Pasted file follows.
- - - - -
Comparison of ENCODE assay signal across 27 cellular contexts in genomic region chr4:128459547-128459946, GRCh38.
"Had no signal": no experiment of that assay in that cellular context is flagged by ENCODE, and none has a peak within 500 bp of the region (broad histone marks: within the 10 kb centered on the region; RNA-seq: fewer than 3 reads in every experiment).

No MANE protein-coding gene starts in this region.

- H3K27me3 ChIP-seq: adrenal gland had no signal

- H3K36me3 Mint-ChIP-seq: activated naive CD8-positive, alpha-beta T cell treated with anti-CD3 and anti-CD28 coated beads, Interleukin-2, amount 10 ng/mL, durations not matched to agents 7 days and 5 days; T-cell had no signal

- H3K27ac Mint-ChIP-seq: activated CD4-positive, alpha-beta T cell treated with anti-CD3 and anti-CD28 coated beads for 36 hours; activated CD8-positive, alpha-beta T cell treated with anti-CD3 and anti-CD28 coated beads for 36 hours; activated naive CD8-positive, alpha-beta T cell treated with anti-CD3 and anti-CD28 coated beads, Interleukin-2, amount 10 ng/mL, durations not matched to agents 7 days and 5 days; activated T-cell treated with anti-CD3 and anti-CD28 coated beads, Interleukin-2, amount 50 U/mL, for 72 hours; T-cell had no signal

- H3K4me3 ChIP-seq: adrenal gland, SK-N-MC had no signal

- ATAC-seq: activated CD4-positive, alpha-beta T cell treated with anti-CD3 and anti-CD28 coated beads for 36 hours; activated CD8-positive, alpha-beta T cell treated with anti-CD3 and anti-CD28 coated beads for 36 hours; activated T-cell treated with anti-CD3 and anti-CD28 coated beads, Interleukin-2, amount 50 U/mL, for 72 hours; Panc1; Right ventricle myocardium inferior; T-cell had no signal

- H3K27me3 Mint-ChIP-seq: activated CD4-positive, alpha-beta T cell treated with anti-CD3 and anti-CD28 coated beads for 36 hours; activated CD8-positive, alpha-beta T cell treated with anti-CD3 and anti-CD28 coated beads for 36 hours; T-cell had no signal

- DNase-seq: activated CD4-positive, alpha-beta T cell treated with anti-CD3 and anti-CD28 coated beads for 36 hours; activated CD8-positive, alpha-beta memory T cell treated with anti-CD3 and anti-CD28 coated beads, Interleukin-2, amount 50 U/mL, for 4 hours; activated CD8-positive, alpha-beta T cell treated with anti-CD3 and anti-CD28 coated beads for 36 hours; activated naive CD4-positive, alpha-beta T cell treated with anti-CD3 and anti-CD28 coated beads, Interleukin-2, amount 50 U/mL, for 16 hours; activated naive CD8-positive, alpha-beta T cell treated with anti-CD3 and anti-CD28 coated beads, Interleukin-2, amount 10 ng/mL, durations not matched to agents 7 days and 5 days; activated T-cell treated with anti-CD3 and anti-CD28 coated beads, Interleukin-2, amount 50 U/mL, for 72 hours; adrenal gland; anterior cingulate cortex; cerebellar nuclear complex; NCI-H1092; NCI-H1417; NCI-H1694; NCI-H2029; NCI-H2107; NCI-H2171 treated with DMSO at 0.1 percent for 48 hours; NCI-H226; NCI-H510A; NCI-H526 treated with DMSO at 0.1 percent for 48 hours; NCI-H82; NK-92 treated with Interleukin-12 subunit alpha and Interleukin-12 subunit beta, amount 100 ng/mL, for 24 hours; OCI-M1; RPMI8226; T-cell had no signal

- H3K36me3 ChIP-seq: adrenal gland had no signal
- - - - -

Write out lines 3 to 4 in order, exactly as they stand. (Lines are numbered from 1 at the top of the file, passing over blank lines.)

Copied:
No MANE protein-coding gene starts in this region.

- H3K27me3 ChIP-seq: adrenal gland had no signal